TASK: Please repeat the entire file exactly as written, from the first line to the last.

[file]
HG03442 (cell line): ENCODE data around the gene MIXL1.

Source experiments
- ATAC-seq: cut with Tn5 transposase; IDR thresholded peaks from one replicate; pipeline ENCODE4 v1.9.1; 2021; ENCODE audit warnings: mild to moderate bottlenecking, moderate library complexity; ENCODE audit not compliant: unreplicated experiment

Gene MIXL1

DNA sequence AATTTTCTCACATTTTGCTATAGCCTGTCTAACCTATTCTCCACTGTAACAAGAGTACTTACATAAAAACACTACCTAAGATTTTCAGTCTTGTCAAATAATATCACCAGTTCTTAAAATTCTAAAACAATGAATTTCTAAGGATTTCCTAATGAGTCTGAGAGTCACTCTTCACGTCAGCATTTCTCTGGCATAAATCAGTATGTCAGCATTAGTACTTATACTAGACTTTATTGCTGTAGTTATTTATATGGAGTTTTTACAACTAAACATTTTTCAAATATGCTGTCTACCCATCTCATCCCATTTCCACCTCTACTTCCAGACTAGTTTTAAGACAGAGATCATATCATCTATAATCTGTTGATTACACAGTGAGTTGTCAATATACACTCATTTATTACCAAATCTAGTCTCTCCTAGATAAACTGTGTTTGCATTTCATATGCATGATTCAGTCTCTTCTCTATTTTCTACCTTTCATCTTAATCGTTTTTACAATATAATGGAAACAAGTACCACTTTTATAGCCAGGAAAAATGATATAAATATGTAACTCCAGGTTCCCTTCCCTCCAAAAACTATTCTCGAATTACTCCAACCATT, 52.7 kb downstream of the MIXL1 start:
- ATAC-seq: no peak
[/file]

HG03442 (cell line): ENCODE data around the gene MIXL1.

Source experiments
- ATAC-seq: cut with Tn5 transposase; IDR thresholded peaks from one replicate; pipeline ENCODE4 v1.9.1; 2021; ENCODE audit warnings: mild to moderate bottlenecking, moderate library complexity; ENCODE audit not compliant: unreplicated experiment

Gene MIXL1

DNA sequence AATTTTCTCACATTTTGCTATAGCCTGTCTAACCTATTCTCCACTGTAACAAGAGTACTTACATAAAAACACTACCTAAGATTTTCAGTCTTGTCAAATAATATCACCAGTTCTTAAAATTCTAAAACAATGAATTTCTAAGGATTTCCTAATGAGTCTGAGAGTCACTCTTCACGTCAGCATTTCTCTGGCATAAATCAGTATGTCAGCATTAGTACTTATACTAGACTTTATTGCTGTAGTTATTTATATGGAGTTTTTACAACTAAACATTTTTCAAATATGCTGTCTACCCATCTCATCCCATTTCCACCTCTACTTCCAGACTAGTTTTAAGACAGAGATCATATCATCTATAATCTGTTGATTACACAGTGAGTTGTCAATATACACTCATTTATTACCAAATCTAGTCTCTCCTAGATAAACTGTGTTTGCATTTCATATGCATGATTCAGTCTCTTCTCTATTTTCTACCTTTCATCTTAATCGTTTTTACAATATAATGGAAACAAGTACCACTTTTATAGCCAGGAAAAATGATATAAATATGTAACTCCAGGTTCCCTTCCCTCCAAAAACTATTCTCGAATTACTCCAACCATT, 52.7 kb downstream of the MIXL1 start:
- ATAC-seq: no peak